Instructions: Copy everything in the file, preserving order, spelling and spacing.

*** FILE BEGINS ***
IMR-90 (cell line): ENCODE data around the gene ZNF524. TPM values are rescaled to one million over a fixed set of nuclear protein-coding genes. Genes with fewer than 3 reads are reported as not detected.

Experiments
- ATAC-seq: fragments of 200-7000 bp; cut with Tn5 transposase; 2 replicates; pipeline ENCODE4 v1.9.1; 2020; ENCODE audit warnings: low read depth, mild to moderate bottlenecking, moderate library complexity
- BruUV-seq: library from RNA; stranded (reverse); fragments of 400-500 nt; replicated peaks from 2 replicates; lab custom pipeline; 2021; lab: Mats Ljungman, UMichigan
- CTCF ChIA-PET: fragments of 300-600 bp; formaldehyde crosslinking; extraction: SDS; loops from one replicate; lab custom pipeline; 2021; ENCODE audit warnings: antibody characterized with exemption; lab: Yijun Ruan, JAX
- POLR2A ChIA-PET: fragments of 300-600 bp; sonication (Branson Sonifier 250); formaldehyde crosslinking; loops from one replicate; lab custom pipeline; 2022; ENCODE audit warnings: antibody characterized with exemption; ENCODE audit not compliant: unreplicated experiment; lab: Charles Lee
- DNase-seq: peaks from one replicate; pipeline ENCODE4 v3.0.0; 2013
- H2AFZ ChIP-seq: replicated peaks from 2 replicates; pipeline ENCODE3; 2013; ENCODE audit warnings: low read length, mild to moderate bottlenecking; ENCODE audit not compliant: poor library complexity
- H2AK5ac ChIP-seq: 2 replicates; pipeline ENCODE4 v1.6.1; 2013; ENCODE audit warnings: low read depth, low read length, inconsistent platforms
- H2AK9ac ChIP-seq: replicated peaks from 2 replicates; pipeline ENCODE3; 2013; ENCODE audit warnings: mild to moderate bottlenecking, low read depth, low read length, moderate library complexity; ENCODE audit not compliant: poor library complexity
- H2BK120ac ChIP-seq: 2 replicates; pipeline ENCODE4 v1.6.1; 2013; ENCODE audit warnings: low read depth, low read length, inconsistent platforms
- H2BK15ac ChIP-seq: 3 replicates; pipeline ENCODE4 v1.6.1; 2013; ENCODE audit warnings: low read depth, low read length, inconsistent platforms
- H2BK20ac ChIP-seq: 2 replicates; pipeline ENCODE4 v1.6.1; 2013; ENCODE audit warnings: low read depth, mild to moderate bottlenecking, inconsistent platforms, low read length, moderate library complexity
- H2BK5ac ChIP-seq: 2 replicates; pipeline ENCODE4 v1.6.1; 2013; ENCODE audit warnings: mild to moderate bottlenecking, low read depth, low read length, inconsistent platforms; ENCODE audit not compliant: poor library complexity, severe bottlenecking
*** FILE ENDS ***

IMR-90 (cell line): ENCODE data around the gene ZNF524. TPM values are rescaled to one million over a fixed set of nuclear protein-coding genes. Genes with fewer than 3 reads are reported as not detected.

Experiments
- ATAC-seq: fragments of 200-7000 bp; cut with Tn5 transposase; 2 replicates; pipeline ENCODE4 v1.9.1; 2020; ENCODE audit warnings: low read depth, mild to moderate bottlenecking, moderate library complexity
- BruUV-seq: library from RNA; stranded (reverse); fragments of 400-500 nt; replicated peaks from 2 replicates; lab custom pipeline; 2021; lab: Mats Ljungman, UMichigan
- CTCF ChIA-PET: fragments of 300-600 bp; formaldehyde crosslinking; extraction: SDS; loops from one replicate; lab custom pipeline; 2021; ENCODE audit warnings: antibody characterized with exemption; lab: Yijun Ruan, JAX
- POLR2A ChIA-PET: fragments of 300-600 bp; sonication (Branson Sonifier 250); formaldehyde crosslinking; loops from one replicate; lab custom pipeline; 2022; ENCODE audit warnings: antibody characterized with exemption; ENCODE audit not compliant: unreplicated experiment; lab: Charles Lee
- DNase-seq: peaks from one replicate; pipeline ENCODE4 v3.0.0; 2013
- H2AFZ ChIP-seq: replicated peaks from 2 replicates; pipeline ENCODE3; 2013; ENCODE audit warnings: low read length, mild to moderate bottlenecking; ENCODE audit not compliant: poor library complexity
- H2AK5ac ChIP-seq: 2 replicates; pipeline ENCODE4 v1.6.1; 2013; ENCODE audit warnings: low read depth, low read length, inconsistent platforms
- H2AK9ac ChIP-seq: replicated peaks from 2 replicates; pipeline ENCODE3; 2013; ENCODE audit warnings: mild to moderate bottlenecking, low read depth, low read length, moderate library complexity; ENCODE audit not compliant: poor library complexity
- H2BK120ac ChIP-seq: 2 replicates; pipeline ENCODE4 v1.6.1; 2013; ENCODE audit warnings: low read depth, low read length, inconsistent platforms
- H2BK15ac ChIP-seq: 3 replicates; pipeline ENCODE4 v1.6.1; 2013; ENCODE audit warnings: low read depth, low read length, inconsistent platforms
- H2BK20ac ChIP-seq: 2 replicates; pipeline ENCODE4 v1.6.1; 2013; ENCODE audit warnings: low read depth, mild to moderate bottlenecking, inconsistent platforms, low read length, moderate library complexity
- H2BK5ac ChIP-seq: 2 replicates; pipeline ENCODE4 v1.6.1; 2013; ENCODE audit warnings: mild to moderate bottlenecking, low read depth, low read length, inconsistent platforms; ENCODE audit not compliant: poor library complexity, severe bottlenecking